So... you have unwanted bees?
In your compost, under your deck, in your trees... bees bees bees! We want to thank you, first of all, for researching a solution that includes the bees living. Bees are an integral part of our ecosystems and your interest in learning more about bees so you can help them and get rid of them is commendable. Thank you!
If you are reading this page, it is because you have bees that you need to remove from a location because they are either being a nascence or they are in the way of you property development/utility. On the other hand they could have magically appeared in your yard in a massive cloud, like something out of a movie! Well, no matter what the reason, we can help!
Step One: What the heck kind of bee are they?
Being able to differentiate between the two is essential for understanding the behaviour each and making a decision about how to approach their removal if necessary.
- Thick and furry body. Fat all around with yellow, orange, and or black colouring.
- Thick wings visible when landed.
- Various sizes from 2-5cm.
- Live in poorly drained soils. Small nests os 5-50 members.
- Queeens are the only bee to overwinter, they hibernate at the nesting site.
- Bumblebees can sting multiple times, but only the females can sting.
- Bumblebees do not produce a honey surplus like honeybees.
- They are native to Canada, with over 25 species specializing on the Rocky Mountain Regions.
Bumblebees are not usually aggressive and will mainly sting when the hive is threatened. Their lifecycle is very different from the honeybee and begins in the fall. A queen bumblebee is born and takes flight seeking out a nesting site. When she finds it she stores her pollen and honey in little waxy pots parallel to the ground. The whole nest will be no larger then your palm. She will spend the WHOLE winter in there alone until the sping thaw. The queen will then exit, usually seek out a secondary nesting site and begin raising and feeding her baby bees. At the end of her lifecycle she will usually lay a few drones (male bees) and queens and die. The whole colony will eventually disappear after she dies because all of her workers die of old age and are not replaced. The summer nesting site remains small and no larger then you hand.
Question: Is the summer nest inhabited by bees in the winter?
Answer: No/ rarely. If it is, it will be inhabited by a single queen bumblebee.
Question: Will the bumblebee nest cause issues in the internal integrity of my house?
Answer: No. Bumblebees use insulation and organic matter to build their nests, and their nests to not reach a size much larger then a softball. There is no concern that the bumblebees are going to do any damage to your home.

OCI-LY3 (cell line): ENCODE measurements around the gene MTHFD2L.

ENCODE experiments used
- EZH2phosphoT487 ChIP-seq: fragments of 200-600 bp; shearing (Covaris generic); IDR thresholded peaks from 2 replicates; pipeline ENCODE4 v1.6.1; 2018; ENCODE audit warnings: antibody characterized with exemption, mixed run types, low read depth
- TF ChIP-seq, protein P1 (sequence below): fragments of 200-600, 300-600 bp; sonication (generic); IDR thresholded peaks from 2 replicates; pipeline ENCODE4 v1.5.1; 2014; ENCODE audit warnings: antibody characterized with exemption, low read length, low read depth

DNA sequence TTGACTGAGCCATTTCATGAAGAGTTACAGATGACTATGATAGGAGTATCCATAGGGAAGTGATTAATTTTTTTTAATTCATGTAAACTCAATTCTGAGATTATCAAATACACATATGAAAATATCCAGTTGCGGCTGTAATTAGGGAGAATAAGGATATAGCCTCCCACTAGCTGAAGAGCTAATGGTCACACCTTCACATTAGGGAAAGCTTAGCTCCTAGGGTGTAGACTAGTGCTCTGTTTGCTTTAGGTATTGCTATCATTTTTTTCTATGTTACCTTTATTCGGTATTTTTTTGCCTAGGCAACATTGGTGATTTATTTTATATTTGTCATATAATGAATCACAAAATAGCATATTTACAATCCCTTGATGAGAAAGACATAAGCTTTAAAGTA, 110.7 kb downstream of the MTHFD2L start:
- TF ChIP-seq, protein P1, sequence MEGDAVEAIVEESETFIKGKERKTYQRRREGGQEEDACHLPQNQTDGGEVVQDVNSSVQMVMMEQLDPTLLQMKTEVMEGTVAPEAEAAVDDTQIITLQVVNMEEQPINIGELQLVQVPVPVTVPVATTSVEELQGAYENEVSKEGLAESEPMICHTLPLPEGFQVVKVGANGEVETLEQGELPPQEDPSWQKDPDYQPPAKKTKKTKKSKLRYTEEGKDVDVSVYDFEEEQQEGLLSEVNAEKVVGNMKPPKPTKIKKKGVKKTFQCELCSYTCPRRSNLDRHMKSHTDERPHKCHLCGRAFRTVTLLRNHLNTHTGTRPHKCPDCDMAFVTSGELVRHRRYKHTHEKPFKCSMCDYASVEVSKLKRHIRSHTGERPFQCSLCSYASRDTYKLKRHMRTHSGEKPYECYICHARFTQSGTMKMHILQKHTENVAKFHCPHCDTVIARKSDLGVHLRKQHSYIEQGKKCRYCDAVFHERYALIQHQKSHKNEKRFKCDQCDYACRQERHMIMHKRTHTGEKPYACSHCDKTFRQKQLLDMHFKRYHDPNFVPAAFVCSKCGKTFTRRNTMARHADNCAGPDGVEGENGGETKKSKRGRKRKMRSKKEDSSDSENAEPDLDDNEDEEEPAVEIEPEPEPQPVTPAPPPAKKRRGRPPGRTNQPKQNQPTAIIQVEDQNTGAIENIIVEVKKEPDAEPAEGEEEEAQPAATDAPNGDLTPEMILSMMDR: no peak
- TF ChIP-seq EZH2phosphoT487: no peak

- Small body, fuzzy torso, sleek abdomen, and thin wings.
- 2.5cm in length
- Colonies of 1000-25000.
- Can sting only once, but the males cannot sting
- Produce a honey comb and honey surplus
- Large portion of the colony overwinters with the queen
- Honeybees are not native to Canada, brought over by Europeans during settlement.
Honeybees are calm and unaggressive, but the quantity of bees can make the homeowner anxious and usually irrational in actions, disturbing the bees and making them feel threatened. The removal of a honeybee hive can be challenging and may take a professional, call your local Beekeepers Association or if in Calgary contact us. Honeybees are very different from Bumblebees in that they are communal year-round. That means that the colony remains larger than one individual throughout the winter. Honeybees procreate by sending off swarms. Swarms are signs of a healthy colony splitting in to two healthy colonies, sending off the old queen with the older bees in the swarm, and leaving the younger bees to raise a new queen. Swarms are gentle and unaggressive when seen!
Step 2: What to do?
To relocate or not to relocate, that is the question. Sharing your yard with any kind of pollinator is an excellent sign of your community health and prosperity. But where the nest/hive is located may cause you some problems, so what do you do? Well, with Bumblebees, you can wait until the fall for their populations to die out, and then close the hole/entrance of the nesting site. Remember, just because there were bees there this year, does not mean they will come back next year, nor that they wont. It could be just a really good location. Closing off the entrance helps you keep that site free of bees.
You have decided to relocate them.
If they are honeybees, please fill out A.B.C's Community Hive Plan-Bee Swarm Catchers Group form and they will do their best to promptly rescue the swarm for FREE.
If the honeybees are living within the walls of your house. This may require a cut-out or trap-out, please contact Eliese Watson of A.B.C to come and remove the bees, please call 403.244.4770. There will be a minimum $40.00 charge for a site visit and assessment by A.B.C before any action is taken in their removal.
Be sure to respect the bees, and not to fear them. They are not after your meals, they are eaters of pollen and nectar and will leave you alone if you leave them be.